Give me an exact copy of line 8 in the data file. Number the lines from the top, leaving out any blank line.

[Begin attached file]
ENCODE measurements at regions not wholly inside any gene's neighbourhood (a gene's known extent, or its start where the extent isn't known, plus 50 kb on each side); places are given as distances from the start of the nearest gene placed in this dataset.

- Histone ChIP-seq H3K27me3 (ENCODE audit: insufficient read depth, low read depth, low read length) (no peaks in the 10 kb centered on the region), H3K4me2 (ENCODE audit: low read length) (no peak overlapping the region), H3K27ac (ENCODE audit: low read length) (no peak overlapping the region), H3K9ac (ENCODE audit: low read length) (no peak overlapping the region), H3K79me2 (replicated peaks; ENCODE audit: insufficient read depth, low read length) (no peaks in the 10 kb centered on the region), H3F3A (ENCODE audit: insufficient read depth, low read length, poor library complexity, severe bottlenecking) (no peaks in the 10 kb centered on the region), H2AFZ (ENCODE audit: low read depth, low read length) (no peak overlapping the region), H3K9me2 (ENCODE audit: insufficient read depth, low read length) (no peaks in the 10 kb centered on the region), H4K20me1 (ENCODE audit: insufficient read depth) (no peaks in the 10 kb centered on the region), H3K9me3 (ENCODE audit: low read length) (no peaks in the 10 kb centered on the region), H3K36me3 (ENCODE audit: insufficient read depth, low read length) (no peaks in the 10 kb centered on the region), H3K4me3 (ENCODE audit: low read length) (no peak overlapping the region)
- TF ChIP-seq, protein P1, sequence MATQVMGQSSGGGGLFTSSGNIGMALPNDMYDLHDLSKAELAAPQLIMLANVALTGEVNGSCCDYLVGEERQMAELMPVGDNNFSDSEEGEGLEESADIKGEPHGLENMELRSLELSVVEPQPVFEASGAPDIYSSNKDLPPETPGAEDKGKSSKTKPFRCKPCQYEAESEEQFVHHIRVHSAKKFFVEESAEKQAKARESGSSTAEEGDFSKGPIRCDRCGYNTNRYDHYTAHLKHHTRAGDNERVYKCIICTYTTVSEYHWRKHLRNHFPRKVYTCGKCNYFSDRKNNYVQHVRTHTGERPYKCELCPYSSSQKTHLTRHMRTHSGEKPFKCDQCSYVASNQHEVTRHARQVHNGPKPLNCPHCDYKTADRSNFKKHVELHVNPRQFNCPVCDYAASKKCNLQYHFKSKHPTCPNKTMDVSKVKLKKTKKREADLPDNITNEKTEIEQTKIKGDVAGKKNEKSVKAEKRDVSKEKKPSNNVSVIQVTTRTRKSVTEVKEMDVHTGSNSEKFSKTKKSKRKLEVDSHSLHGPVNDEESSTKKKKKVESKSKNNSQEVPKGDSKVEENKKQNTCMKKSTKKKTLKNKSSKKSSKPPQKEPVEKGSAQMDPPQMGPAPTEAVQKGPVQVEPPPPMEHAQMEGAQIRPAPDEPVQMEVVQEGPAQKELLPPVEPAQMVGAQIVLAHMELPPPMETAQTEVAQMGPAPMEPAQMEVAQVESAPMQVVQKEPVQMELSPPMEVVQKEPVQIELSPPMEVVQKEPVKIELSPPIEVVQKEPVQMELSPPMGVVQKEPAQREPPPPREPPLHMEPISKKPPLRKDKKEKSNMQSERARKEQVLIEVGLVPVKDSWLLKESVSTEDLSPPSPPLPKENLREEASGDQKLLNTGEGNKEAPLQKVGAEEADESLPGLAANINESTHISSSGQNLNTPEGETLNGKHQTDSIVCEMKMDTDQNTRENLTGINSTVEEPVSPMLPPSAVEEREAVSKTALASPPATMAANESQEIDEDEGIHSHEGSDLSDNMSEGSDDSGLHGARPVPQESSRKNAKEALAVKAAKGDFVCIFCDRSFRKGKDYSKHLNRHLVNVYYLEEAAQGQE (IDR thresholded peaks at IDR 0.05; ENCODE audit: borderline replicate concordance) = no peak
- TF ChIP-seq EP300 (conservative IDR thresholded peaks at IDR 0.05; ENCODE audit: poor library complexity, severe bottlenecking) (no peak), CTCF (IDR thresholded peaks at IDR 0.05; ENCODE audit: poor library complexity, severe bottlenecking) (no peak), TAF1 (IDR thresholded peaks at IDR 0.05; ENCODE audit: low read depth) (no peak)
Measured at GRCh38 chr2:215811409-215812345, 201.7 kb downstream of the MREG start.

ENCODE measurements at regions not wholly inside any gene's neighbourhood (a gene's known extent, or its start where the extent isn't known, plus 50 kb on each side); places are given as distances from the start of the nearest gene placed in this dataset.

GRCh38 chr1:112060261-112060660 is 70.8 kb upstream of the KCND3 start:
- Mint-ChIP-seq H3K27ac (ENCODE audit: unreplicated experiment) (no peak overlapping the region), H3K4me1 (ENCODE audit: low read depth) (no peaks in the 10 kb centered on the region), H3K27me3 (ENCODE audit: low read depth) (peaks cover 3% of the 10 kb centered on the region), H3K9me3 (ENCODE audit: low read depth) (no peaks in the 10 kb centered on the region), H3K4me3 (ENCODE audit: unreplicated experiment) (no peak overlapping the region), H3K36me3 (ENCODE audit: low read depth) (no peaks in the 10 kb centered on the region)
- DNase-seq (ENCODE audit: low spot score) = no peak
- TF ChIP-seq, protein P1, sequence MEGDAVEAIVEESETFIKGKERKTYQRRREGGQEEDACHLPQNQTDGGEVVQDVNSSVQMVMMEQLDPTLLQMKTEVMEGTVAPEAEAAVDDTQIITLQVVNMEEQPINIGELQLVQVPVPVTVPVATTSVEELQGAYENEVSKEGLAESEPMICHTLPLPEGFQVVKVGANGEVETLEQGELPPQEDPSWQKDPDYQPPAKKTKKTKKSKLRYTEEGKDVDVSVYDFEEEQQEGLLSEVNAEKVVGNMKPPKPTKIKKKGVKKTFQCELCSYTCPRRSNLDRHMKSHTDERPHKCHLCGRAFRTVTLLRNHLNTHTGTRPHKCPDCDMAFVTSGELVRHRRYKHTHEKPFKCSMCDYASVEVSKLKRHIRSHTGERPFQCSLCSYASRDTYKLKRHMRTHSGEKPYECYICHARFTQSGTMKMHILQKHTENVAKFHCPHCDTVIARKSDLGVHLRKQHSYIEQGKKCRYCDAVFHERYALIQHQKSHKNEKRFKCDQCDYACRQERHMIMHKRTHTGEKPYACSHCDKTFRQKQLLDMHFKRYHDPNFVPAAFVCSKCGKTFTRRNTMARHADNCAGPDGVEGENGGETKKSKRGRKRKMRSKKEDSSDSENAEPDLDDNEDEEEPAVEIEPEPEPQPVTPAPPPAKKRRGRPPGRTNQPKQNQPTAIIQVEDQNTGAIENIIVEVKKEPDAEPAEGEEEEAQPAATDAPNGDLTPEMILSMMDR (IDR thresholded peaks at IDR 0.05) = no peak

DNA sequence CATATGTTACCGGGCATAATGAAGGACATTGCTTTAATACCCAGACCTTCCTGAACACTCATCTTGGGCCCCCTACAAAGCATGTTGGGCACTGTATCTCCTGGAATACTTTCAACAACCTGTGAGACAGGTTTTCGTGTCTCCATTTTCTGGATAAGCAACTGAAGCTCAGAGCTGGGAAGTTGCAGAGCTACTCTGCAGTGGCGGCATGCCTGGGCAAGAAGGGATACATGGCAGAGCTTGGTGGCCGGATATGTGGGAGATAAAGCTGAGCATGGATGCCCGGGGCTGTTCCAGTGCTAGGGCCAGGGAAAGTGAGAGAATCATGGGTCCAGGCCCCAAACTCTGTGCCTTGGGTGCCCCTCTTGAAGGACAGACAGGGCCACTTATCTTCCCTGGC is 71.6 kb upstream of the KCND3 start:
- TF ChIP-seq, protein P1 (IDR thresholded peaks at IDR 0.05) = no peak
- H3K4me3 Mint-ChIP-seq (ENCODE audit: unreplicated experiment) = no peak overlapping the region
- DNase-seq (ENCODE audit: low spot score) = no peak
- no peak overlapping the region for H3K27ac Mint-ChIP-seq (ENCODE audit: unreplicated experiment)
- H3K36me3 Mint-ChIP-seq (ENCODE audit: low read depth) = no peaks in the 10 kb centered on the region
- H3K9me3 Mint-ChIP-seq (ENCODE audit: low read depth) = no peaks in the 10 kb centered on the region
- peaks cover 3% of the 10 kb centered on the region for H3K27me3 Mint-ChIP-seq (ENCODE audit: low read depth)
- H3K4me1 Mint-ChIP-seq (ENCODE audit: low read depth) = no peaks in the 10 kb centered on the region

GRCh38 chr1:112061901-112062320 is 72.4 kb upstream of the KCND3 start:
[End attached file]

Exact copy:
- Mint-ChIP-seq H3K27ac (ENCODE audit: unreplicated experiment) (no peak overlapping the region), H3K4me1 (ENCODE audit: low read depth) (no peaks in the 10 kb centered on the region), H3K27me3 (ENCODE audit: low read depth) (peaks cover 3% of the 10 kb centered on the region), H3K9me3 (ENCODE audit: low read depth) (no peaks in the 10 kb centered on the region), H3K4me3 (ENCODE audit: unreplicated experiment) (no peak overlapping the region), H3K36me3 (ENCODE audit: low read depth) (no peaks in the 10 kb centered on the region)